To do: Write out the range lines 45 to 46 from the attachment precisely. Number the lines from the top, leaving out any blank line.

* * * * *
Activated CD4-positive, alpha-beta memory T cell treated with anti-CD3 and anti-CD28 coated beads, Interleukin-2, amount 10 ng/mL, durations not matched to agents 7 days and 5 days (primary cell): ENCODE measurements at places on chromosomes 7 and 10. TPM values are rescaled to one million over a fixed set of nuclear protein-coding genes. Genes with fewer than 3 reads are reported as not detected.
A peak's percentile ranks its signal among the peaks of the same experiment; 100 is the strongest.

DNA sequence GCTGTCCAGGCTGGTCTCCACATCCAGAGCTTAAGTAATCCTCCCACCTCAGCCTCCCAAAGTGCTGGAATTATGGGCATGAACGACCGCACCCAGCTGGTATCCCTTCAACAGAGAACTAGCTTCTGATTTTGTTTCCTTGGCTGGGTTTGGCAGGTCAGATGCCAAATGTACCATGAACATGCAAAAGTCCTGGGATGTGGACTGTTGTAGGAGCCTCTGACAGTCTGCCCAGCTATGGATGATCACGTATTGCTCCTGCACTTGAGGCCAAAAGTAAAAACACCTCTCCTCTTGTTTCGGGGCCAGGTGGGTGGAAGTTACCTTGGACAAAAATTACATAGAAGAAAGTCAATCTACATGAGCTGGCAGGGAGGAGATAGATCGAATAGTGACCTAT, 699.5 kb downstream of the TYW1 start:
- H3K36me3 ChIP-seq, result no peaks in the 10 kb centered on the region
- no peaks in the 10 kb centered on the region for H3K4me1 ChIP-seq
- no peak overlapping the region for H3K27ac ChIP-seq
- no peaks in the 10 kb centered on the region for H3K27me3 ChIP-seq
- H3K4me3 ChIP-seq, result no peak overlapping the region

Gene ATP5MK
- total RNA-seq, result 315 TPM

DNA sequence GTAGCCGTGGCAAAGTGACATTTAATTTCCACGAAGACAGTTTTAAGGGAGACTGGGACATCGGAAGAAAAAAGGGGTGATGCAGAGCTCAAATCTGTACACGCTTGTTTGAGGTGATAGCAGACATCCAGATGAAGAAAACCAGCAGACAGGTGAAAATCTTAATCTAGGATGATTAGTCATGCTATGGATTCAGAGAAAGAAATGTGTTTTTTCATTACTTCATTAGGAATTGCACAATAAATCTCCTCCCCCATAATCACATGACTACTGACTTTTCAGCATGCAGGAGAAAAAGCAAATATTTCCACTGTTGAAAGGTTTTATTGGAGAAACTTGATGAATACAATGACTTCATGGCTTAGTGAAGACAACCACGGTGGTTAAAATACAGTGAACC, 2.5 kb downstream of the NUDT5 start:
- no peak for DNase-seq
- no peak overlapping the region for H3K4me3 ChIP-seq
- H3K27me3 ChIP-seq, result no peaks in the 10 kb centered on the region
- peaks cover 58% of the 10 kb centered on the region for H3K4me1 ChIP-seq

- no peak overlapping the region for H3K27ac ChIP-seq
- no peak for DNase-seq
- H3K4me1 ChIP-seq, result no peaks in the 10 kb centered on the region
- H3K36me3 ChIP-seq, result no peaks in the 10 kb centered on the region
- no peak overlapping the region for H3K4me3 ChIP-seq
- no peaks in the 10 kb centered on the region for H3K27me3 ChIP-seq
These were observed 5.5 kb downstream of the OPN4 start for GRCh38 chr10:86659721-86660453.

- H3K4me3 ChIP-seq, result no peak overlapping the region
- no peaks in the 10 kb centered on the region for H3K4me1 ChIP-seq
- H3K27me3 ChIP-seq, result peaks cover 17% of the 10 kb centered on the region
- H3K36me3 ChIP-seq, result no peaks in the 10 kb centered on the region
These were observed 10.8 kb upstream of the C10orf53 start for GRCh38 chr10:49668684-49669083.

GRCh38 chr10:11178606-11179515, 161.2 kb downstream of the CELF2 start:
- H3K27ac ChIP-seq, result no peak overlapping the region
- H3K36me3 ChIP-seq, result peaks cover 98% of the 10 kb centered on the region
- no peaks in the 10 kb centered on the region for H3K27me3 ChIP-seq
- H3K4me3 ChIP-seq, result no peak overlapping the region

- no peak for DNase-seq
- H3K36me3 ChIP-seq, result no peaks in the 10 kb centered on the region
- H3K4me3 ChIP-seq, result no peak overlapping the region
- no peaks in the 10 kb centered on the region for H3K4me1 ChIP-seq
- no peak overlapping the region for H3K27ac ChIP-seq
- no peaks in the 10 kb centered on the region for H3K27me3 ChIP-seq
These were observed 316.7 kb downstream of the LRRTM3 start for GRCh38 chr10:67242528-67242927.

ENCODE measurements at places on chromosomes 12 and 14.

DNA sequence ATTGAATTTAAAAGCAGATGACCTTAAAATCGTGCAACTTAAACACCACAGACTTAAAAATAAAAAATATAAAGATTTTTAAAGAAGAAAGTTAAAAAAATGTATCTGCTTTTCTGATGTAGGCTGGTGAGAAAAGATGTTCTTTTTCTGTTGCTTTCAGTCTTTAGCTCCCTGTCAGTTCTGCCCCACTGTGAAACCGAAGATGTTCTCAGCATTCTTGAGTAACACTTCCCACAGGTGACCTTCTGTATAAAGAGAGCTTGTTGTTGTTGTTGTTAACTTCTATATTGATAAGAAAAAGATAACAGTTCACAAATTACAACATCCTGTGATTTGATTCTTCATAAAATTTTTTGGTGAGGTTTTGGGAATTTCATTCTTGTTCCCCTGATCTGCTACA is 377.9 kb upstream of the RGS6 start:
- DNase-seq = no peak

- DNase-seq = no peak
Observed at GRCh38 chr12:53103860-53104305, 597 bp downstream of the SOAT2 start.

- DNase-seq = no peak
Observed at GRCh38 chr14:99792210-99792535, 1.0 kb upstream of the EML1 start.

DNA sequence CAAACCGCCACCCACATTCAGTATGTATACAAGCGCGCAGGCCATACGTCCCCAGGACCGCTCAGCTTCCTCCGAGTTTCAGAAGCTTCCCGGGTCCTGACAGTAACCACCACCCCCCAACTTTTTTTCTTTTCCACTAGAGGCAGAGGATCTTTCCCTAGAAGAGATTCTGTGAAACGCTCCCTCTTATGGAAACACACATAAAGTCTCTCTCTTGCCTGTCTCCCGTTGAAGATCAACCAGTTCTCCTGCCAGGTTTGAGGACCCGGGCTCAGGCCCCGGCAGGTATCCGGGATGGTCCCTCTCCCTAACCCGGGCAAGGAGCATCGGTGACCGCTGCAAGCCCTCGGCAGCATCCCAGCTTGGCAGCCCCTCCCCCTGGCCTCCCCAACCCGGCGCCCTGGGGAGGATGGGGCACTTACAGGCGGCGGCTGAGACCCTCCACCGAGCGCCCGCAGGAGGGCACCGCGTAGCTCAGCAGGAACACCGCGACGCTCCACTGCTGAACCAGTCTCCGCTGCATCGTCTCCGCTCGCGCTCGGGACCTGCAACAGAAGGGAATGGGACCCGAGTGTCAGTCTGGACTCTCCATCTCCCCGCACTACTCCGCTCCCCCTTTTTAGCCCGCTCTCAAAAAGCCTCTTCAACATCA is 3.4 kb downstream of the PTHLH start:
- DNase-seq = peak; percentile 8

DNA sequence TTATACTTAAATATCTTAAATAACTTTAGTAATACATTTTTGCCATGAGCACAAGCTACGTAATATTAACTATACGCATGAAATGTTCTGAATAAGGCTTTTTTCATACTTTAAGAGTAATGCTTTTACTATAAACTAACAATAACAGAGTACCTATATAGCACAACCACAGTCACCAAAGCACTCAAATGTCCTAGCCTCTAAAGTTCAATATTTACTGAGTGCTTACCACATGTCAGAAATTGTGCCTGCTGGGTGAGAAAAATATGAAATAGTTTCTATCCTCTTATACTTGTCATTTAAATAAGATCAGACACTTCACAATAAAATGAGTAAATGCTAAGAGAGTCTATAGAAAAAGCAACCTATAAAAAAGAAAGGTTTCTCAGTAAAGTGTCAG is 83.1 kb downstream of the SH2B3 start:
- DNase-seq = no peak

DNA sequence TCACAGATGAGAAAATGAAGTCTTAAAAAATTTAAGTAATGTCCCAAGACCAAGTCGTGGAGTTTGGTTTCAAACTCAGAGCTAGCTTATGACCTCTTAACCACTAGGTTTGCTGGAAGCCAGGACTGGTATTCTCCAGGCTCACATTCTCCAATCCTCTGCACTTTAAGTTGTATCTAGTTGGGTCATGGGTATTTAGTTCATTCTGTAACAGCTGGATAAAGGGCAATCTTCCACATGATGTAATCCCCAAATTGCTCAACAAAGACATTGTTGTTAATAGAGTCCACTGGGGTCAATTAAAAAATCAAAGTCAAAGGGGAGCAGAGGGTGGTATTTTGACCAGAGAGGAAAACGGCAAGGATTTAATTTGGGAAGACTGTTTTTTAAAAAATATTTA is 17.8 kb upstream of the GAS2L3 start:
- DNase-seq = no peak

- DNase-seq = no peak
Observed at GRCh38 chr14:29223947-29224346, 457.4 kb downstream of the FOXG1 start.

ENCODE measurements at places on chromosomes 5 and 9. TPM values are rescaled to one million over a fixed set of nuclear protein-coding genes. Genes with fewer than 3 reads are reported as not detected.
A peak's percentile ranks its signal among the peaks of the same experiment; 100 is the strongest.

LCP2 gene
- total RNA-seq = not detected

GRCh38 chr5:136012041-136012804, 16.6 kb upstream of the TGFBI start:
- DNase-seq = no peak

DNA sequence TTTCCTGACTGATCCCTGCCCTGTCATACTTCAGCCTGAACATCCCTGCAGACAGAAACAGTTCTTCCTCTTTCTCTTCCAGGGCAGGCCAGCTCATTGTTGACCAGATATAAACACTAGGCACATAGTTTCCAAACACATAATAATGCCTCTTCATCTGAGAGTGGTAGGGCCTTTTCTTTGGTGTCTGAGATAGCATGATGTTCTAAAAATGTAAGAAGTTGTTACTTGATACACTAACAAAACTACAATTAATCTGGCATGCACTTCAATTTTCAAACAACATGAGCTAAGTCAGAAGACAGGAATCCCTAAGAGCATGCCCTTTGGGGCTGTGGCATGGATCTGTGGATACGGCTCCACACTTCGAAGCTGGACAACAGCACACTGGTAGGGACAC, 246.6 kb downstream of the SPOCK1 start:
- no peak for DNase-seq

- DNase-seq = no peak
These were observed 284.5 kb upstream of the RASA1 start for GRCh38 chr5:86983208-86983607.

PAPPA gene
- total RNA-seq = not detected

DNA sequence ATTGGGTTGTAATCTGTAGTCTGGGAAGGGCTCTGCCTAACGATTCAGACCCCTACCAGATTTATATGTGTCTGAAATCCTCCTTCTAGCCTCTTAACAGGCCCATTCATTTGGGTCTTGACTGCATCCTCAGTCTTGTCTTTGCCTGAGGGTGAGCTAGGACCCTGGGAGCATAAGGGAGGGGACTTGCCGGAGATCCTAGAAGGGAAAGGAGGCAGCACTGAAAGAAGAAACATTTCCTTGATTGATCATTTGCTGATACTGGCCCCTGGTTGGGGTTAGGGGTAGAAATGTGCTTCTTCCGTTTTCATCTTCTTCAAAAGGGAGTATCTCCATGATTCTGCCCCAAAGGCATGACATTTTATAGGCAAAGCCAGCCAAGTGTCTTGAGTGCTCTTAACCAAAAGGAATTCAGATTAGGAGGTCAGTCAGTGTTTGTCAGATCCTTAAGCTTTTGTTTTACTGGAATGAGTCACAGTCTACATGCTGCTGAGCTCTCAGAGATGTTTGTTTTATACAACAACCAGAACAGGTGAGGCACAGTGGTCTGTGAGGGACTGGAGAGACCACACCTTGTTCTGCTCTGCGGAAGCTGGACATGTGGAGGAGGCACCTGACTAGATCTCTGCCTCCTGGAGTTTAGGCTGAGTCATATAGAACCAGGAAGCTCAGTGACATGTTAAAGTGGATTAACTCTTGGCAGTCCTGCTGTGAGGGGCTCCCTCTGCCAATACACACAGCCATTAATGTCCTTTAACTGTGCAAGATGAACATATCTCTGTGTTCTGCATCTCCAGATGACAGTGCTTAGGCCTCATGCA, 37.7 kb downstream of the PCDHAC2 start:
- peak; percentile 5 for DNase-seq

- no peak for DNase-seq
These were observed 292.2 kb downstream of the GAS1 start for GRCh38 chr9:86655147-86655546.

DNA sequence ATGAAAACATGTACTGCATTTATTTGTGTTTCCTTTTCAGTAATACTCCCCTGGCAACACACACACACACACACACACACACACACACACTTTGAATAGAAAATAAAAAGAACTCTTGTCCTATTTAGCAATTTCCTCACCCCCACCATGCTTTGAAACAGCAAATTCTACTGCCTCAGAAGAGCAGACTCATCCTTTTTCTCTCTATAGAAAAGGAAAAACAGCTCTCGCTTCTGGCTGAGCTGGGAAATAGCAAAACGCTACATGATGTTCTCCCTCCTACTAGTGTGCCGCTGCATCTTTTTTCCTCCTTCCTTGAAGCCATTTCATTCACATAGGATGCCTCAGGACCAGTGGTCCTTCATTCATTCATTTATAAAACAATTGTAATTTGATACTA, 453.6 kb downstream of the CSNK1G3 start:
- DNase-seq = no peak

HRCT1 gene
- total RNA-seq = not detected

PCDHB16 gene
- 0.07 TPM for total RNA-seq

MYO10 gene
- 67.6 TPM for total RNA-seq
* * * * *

- DNase-seq = no peak
Observed at GRCh38 chr14:99792210-99792535, 1.0 kb upstream of the EML1 start.